Texas abortion law
A divided panel of the U.S. 5th Circuit Court of Appeals sided with Texas on Monday and sent a challenge to the state's privately enforced restrictive abortion law to the Texas Supreme Court, where it is expected to linger as the law stays in effect. "This decision now keeps the case in limbo — and abortion after 6 weeks in the nation's second-largest state — a dead-letter, indefinitely," University of Texas law professor Steve Vladeck wrote on Twitter.
The Texas abortion clinics challenging the law had requested that their case be sent to a federal district judge in Austin who has previously blocked the law, until the conservative 5th Circuit appellate court reversed the decision less than 48 hours later. The appellate panel decided in a 2-1 decision that before the federal judge gets the case again, the Texas Supreme Court needs to determine whether state law allows the clinics to sue state licensing officials, as the U.S. Supreme Court allowed.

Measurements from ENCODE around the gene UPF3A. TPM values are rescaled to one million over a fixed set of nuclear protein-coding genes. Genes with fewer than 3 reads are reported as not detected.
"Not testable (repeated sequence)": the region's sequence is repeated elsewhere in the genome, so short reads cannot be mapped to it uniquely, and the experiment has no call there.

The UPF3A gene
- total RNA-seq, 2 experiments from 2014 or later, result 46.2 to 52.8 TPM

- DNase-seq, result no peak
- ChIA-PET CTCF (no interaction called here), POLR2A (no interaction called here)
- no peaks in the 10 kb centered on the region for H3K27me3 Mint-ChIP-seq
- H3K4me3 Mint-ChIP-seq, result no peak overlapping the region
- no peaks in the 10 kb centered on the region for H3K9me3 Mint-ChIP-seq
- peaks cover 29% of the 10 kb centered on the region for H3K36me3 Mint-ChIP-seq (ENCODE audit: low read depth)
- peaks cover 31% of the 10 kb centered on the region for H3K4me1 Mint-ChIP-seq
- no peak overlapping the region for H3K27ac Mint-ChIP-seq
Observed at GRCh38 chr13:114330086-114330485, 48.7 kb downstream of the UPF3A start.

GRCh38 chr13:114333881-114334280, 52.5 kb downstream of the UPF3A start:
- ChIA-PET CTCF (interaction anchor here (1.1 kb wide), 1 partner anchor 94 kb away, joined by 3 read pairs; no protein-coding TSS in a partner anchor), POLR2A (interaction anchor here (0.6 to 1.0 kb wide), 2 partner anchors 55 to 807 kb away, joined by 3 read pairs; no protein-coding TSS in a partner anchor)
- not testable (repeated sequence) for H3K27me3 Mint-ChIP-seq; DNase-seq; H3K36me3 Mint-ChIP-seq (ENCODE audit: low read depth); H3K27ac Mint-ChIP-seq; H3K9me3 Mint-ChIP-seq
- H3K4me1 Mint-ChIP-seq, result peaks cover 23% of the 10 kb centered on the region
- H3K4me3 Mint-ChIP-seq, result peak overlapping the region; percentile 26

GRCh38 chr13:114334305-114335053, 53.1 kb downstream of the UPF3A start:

Judge Stephen A. Higginson, a Democratic appointee, disagreed with his two GOP-appointed colleagues, arguing that the U.S. Supreme Court already decided that matter. "This further, second-guessing redundancy, without time limit, deepens my concern that justice delayed is justice denied, here impeding relief ordered by the Supreme Court," he wrote in his dissent.
Judge Edith H. Jones, who wrote the panel's majority decision, said the U.S. Supreme Court gave the appellate court ample room to interpret how to carry out its ruling, and suggested in oral arguments earlier this month that perhaps the 5th Circuit court should sit on the case until the Supreme Court rules this summer in a Mississippi case that could overturn or weaken Roe v. Wade's recognized constitutional right to abortion. "Maybe we ought to just sit on this until the end of June," she said.